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On this page:
- Disputes Tribunal rehearings
- Reasons for a rehearing
- Rehearing application form
- Rehearing hearing allocation and procedure
A rehearing means hearing a claim all over again. Rehearings are provided for by section 49 of the Disputes Tribunals Act 1988 and rule 23 of the Disputes Tribunals Rules 1989.
(1) Subject to subsection (2), a Tribunal may, upon the application of a party to any proceedings, order the rehearing of a claim, to be had upon such terms as it thinks fit.
(2) A rehearing may be ordered under subsection (1) only –
(a) where an order has been made under section 18(8); or
(b) where an order has been made under section 46(2) or section 47(3)(b), or a term of an agreed settlement has been varied under section 47(3)(a), and, in all such cases, shall be limited to rehearing the enforcement proceedings taken under those sections; or
(c) where an agreed settlement has been approved by a Tribunal under section 18(3) and, after the hearing, a party to the settlement discovers facts directly relevant to the dispute that could not, with reasonable diligence, have been obtained before the hearing and that, if known at the time, would have had a bearing on whether that party agreed to the settlement
(3) Every application for a rehearing shall be made within 28 days after the Tribunal’s order (or, in the case of an agreed settlement, the Tribunal’s approval of the settlement or the variation of a term of that settlement under section 47(3)(a), as the case may require) or within such further time as the Tribunal may, on application, allow, and shall be served upon the other parties to the proceedings.
(4) Upon a rehearing being granted, –
(a) the Registrar shall notify all parties to the proceedings of the making of the order and of the time and place appointed for the rehearing; and
(b) the order or approval or variation made or given by the Tribunal upon the first hearing shall cease to have effect.
(5) Notwithstanding subsection (4)(b), if the party on whose application a rehearing is ordered does not appear at the time and place for the rehearing or at any time and place to which the rehearing is adjourned, the Tribunal may, without rehearing or further hearing the claim, direct that the original order or approval or variation, as the case may be, be restored to full force and effect.
(6) This Act shall apply to a rehearing in all respects as it applies to an original hearing.
Rule 23 of the Disputes Tribunals Rules 1989:
Every application for a rehearing under section 49 of the Act must –
(a) be in form 9 or in an online form to the same effect and made available by the Secretary for Justice on an Internet site maintained by the Ministry of Justice; and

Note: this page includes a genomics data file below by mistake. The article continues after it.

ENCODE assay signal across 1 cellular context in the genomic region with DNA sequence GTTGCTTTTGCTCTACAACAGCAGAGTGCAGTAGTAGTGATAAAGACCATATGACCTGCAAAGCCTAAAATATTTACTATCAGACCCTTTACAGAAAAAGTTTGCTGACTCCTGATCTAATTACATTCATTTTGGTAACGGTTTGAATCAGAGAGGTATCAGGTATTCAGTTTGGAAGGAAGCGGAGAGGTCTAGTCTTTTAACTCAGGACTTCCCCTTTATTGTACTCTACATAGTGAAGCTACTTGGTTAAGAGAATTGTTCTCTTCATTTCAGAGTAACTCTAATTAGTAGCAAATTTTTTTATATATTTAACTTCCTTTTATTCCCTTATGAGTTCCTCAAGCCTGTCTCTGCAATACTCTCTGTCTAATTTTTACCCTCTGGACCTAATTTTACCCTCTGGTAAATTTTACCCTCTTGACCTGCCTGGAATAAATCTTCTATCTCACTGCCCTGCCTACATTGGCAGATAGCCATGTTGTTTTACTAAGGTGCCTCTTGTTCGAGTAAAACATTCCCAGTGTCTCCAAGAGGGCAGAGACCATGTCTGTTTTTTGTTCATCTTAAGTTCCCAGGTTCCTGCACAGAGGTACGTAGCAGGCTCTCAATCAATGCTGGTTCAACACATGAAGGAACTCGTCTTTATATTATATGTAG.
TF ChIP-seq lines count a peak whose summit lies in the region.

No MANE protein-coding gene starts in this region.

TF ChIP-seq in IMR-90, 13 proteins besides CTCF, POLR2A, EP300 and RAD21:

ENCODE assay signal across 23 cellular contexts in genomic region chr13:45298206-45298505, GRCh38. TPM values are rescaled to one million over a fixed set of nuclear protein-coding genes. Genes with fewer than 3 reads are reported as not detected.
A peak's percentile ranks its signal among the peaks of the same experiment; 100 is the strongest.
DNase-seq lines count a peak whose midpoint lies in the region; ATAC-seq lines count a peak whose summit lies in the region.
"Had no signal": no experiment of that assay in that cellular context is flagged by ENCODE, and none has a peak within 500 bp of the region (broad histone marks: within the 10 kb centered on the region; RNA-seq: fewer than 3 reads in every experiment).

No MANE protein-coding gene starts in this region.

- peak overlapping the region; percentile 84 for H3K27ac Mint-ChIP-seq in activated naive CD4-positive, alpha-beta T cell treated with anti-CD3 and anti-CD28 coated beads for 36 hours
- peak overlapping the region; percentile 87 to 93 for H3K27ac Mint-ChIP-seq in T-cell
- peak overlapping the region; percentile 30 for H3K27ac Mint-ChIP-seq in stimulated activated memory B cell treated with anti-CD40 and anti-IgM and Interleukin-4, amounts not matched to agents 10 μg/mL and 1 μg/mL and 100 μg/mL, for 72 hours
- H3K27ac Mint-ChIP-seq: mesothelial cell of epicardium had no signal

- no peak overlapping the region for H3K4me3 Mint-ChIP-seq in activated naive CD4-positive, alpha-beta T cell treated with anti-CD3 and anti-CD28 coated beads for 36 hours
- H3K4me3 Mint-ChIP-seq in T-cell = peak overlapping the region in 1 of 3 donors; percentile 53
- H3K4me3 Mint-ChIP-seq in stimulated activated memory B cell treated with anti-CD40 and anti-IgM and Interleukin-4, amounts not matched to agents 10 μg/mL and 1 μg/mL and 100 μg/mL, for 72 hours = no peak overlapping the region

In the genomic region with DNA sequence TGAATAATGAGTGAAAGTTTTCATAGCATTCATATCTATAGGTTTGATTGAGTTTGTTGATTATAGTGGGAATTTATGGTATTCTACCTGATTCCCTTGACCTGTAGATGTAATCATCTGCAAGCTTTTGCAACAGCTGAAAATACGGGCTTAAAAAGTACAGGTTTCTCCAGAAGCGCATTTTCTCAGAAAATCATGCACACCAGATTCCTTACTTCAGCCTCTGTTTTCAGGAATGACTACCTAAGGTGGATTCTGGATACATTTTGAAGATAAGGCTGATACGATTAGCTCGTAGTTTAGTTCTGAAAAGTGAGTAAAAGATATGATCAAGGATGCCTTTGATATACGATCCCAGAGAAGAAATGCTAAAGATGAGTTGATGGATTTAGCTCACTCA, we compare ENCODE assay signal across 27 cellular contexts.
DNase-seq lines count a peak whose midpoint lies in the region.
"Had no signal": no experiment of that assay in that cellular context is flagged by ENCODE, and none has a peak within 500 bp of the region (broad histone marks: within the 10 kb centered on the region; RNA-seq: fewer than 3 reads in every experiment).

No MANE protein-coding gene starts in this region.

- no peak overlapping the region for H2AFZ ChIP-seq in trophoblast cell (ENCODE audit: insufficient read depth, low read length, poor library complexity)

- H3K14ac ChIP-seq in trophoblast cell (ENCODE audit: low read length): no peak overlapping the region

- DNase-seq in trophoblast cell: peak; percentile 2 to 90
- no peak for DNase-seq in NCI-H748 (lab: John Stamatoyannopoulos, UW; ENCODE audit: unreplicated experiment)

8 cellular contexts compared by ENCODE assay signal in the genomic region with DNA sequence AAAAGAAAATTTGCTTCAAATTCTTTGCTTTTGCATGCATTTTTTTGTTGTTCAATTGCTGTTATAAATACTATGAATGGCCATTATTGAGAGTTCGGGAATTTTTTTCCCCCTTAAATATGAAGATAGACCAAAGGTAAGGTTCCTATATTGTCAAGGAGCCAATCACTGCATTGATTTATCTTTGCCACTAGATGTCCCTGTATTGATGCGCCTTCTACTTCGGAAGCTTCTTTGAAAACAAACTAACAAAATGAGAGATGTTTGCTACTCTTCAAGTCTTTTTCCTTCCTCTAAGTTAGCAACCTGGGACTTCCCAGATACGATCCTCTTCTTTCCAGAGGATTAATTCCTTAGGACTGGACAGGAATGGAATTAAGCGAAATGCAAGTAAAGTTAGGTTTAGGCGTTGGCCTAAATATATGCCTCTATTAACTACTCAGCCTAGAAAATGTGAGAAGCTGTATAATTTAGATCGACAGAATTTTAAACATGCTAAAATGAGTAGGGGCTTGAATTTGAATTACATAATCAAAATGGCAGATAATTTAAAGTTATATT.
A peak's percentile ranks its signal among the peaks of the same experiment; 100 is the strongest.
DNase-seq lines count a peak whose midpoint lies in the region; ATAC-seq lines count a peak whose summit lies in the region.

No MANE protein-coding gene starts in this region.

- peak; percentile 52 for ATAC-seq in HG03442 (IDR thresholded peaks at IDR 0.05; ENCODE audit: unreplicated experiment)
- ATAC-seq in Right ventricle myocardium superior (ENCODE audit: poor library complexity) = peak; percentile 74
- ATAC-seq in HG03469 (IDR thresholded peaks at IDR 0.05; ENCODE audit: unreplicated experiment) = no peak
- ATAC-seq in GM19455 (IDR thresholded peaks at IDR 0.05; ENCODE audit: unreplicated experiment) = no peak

(b) specify the grounds on which the application is made.
Reasons for a rehearing
According to the Ministry of Justice (Disputes Tribunal Fact Sheet 7 as at 3 May 2015):
You can apply for a rehearing if you believe that something prevented the proper decision from being made; for example, the relevant information was not available or a mistake was made.
– you did not receive the letter notifying you of the date of the hearing; or
– you or your witness was unexpectedly unable to attend the hearing for a valid reason; or
– the referee made a material error in the amount of money you were ordered to pay (for example, incorrectly added up losses); or
– after a hearing where the referee approved a settlement, you discover facts that:
– are directly relevant to the dispute, and
– could not, with reasonable effort, have been known before the hearing, and
– would have had a bearing on whether you would have agreed to the settlement.
A rehearing will not be granted just because you disagree with the decision.
Rehearing application form
You can download a rehearing application form from the Disputes Tribunal website: http://www.justice.govt.nz/tribunals/disputes-tribunal/forms-and-resources#detailed-guidelines
Generally, your application should include:
1. Details of your particular case in the Disputes Tribunal, such as:
1.1. Any reference number that the Tribunal has assigned to your case.
1.2. Who the parties to the case are and their contact details.
2. Details of the original hearing, such as:
2.1. The date and time when the hearing took place.
2.2. The location or ‘registry’ of the Tribunal where the hearing took place.
3. The reasons why you are making the application, and the reasons why it should be granted. For example, that you found out new and important facts about the dispute after the original hearing was over.
4. Your contact details.
Rehearing hearing allocation and procedure
If granted, rehearings proceed in the same way as ordinary applications per section 49(6) of the Disputes Tribunals Act 1988 as quoted above.
Note: This content was originally published by CourtKeys.com in 2015. Disclaimer